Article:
What’s in a name? From letting employees choose their own job titles to eliminating them all together.
If I told you that I was the ‘chief noodler’ at my organisation, would that mean anything to you? I’m not. I’m just your average writer. But if I was able to choose my own title, that’s what I’d go with and in some organisations employees can do just that.
Job titles are increasingly becoming more and more ambiguous and are often used as a means to promote an employee without financial compensation. But while some think we should do away with titles altogether, others make a compelling argument for why they should stay.
No title at all
The movement to strip workers of their job titles has been around for a while now.
Back In Motion CEO, Jason T Smith, told Wellness Daily that titles put employees into a box. He attributes the companies financial success – it’s worth $50 million dollars – to de-titling his employees. Prior to implementing this model, Smith says the company wasn’t working to its optimal level.
“Job titles and lines of reporting became discriminatory. Strategy and decisions were mostly formulated in a linear, top-down fashion. Conversations happened behind closed doors. Without noticing it, elitism and class divisions crept into our workplace. Influence was driven more by seniority and position, rather than by intelligence and merit. Creativity died,” says Smith.
They’re not the only organisation to achieve success from this approach. Performance and Security company CloudFare also decided to ditch titles, citing three main reasons:
- Promoting fairness across the organisation
- Forcing employees to leave their egos at the door
- Allowing employees to flip between roles
“When you hire Adam, you may expect him to manage Bob. On another project, those roles might need to flip. With limited hierarchy, the best employees for the project can lead that project,” co-founder Matthew Prince told Inc.
In 2019 many believe you have to find the balance between giving people structure and stifling them. But a lack of titles might be a step too far.
According to the 2018 Job Titling report (preview only) from Pearl Meyer, which surveyed 219 organisations in America, 40 per cent of organisations said job titles were important as they conveyed responsibility and authority, and 77 per cent of respondents felt the titles accurately conveyed the organisation’s hierarchy.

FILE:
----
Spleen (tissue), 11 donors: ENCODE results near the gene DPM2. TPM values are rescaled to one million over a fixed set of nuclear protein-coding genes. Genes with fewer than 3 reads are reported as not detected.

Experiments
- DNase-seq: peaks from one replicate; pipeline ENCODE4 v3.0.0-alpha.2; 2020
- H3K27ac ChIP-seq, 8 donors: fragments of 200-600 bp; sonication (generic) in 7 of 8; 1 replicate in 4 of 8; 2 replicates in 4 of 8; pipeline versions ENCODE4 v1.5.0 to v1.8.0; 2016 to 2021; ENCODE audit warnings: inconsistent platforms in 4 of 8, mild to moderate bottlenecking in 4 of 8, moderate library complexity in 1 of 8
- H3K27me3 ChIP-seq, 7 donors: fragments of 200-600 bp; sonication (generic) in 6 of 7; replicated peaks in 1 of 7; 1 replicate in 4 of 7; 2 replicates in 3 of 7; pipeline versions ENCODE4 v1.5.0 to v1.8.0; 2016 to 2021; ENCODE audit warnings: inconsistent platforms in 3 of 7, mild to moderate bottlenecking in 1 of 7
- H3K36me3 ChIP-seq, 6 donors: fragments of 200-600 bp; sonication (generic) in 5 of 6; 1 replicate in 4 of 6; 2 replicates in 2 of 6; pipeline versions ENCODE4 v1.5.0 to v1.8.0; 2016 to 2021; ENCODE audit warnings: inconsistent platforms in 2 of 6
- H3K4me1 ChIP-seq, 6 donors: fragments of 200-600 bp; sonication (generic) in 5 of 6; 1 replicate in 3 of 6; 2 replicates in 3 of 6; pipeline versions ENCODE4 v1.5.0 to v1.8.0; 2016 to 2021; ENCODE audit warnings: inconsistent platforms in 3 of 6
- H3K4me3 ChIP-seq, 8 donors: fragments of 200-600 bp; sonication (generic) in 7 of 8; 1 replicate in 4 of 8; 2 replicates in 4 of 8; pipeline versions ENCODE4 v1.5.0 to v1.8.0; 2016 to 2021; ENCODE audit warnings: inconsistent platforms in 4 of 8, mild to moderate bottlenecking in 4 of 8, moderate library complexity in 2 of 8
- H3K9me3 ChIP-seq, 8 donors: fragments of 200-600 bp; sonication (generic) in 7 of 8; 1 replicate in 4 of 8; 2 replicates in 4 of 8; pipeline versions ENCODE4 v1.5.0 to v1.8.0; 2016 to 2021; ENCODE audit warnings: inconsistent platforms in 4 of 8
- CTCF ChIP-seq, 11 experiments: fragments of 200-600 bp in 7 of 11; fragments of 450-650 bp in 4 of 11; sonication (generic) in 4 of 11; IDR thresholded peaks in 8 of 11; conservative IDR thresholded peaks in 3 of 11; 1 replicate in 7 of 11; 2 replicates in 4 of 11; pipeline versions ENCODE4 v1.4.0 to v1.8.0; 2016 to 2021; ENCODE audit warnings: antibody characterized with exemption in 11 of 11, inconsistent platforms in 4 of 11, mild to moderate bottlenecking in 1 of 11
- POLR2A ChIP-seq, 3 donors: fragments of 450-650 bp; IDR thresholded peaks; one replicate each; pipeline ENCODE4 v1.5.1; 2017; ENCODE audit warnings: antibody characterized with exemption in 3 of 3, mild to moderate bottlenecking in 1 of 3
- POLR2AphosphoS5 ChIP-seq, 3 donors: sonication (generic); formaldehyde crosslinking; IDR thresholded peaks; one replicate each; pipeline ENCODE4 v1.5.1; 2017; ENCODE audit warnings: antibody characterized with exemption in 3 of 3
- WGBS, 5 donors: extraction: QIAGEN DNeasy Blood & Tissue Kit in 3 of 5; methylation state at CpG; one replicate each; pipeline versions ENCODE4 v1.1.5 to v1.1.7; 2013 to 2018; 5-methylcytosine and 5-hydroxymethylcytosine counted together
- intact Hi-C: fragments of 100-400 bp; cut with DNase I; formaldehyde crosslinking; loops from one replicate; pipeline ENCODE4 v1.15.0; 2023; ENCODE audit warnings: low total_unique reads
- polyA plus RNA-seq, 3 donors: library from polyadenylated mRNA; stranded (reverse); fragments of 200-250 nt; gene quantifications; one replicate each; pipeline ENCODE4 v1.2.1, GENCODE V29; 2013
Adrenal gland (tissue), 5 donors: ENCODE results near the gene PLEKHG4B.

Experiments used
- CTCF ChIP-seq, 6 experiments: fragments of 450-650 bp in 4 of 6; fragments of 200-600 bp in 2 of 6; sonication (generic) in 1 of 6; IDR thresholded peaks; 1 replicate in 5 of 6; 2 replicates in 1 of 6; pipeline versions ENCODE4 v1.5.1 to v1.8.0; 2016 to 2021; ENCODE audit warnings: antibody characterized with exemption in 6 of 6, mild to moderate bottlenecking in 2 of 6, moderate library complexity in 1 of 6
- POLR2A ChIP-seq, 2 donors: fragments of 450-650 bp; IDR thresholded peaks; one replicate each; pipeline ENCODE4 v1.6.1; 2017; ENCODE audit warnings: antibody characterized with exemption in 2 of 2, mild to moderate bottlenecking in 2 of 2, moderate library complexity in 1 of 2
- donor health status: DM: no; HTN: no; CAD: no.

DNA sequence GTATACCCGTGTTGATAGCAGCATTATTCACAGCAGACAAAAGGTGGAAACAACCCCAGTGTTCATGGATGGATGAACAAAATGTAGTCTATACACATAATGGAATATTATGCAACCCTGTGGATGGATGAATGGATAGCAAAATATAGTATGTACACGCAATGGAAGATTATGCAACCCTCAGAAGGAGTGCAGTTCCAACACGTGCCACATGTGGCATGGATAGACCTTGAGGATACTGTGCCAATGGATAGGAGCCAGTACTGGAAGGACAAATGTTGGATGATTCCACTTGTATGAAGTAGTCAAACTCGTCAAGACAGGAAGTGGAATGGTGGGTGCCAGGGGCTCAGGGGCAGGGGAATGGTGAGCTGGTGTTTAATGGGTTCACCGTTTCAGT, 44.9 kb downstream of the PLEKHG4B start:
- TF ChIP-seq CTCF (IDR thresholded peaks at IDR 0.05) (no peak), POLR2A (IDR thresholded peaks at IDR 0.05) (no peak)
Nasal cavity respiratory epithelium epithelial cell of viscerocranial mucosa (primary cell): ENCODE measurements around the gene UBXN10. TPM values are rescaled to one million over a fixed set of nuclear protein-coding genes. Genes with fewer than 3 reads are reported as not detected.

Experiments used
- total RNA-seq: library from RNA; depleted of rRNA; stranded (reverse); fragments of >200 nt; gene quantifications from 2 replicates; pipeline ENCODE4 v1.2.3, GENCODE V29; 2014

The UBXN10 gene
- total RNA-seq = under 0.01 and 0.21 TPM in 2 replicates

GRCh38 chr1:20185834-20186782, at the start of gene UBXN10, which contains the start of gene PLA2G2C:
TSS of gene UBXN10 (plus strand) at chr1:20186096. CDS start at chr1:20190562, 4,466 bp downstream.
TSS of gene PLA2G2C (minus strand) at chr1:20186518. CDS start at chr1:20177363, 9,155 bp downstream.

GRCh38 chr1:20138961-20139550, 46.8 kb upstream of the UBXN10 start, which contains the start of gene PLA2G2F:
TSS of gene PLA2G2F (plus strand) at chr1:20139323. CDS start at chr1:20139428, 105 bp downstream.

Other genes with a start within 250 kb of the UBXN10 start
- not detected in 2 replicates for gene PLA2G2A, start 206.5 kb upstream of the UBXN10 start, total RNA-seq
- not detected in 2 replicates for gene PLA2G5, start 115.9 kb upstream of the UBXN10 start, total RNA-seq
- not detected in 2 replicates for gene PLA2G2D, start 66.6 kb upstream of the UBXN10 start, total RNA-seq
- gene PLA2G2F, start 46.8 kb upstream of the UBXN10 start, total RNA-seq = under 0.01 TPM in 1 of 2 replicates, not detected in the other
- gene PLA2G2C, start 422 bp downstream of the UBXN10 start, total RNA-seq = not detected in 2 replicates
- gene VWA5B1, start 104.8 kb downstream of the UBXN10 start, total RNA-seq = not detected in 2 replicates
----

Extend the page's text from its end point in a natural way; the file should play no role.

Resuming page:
Titles clearly communicate what an individual does within an organisation to others. This is especially important for new starters. Defined titles avoid them wasting time asking ‘senior’ team members about where they keep the pens.
If an organisation does decide to forgo titles, role transparency is key. According to Suzanne Harrison, senior corporate recruiter at ZipRecruiter, the number one reason people leave their job is because it’s not what they expected or they’re not doing what they were hired for.
A quarter of the respondents of the Pearl Meyer report say their employees are involved in creating their own titles.
This could lead to a lack of consistency, which could be problematic. If two employees are performing the same tasks, but go by different titles, employees from other divisions may be confused about who they should go to for a specific task. HR teams also struggle with this. Should you direct your workplace complaint to the employee experience lead or the people manager?
If employees are able to call the shots on their titles, there could be a lack of transparency around what they’re actually capable of doing. If you’re allowed to name yourself as a chief ‘anything’, that comes with a level of prestige. If you were to then move to a new organisation, and your LinkedIn profile or CV read chief ‘anything’, this can be misleading to the recruiter. They may think you have more experience or skills than you really do.
Not only are organisations having to manage the ambiguity of roles, now they’ve also got to consider if they’re undermining their reputation with ‘fun’ titles making their way into organisational charts.